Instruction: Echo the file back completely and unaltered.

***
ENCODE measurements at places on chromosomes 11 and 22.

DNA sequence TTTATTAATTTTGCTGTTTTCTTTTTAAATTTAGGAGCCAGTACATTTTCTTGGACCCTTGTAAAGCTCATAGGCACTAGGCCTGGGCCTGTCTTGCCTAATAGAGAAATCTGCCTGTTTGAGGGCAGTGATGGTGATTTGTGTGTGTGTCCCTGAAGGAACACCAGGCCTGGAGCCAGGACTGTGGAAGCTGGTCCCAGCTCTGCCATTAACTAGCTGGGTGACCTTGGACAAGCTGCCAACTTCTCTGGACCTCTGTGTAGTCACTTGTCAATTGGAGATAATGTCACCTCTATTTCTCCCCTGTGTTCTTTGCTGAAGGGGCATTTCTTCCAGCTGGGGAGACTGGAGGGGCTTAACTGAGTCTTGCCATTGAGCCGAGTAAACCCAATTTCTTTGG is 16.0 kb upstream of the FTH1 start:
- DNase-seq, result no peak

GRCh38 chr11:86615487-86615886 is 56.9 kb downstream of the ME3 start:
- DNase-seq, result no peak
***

ENCODE measurements at places on chromosomes 11 and 22.

DNA sequence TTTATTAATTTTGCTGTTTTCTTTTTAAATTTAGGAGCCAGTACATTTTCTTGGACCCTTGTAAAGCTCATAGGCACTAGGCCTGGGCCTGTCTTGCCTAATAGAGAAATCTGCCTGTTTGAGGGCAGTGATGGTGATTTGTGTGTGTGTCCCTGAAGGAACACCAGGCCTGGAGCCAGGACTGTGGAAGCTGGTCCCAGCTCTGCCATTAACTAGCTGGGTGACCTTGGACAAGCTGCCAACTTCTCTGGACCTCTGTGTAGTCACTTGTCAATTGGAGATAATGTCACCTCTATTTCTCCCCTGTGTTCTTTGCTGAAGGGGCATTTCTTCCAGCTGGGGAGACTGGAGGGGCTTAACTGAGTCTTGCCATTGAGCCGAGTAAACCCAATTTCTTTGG is 16.0 kb upstream of the FTH1 start:
- DNase-seq, result no peak

GRCh38 chr11:86615487-86615886 is 56.9 kb downstream of the ME3 start:
- DNase-seq, result no peak